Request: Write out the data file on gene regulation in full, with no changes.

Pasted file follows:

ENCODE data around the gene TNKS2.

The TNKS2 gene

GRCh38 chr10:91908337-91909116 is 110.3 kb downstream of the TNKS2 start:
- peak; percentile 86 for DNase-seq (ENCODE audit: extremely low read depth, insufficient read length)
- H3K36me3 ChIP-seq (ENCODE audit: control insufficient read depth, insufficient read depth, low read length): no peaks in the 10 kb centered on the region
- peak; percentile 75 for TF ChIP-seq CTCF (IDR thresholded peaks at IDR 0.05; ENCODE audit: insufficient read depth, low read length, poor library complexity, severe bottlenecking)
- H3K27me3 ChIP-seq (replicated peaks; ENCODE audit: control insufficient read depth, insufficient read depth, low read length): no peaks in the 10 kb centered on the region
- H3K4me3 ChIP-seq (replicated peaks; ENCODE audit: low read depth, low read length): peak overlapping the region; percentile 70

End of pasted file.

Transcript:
ENCODE data around the gene TNKS2.

The TNKS2 gene

GRCh38 chr10:91908337-91909116 is 110.3 kb downstream of the TNKS2 start:
- peak; percentile 86 for DNase-seq (ENCODE audit: extremely low read depth, insufficient read length)
- H3K36me3 ChIP-seq (ENCODE audit: control insufficient read depth, insufficient read depth, low read length): no peaks in the 10 kb centered on the region
- peak; percentile 75 for TF ChIP-seq CTCF (IDR thresholded peaks at IDR 0.05; ENCODE audit: insufficient read depth, low read length, poor library complexity, severe bottlenecking)
- H3K27me3 ChIP-seq (replicated peaks; ENCODE audit: control insufficient read depth, insufficient read depth, low read length): no peaks in the 10 kb centered on the region
- H3K4me3 ChIP-seq (replicated peaks; ENCODE audit: low read depth, low read length): peak overlapping the region; percentile 70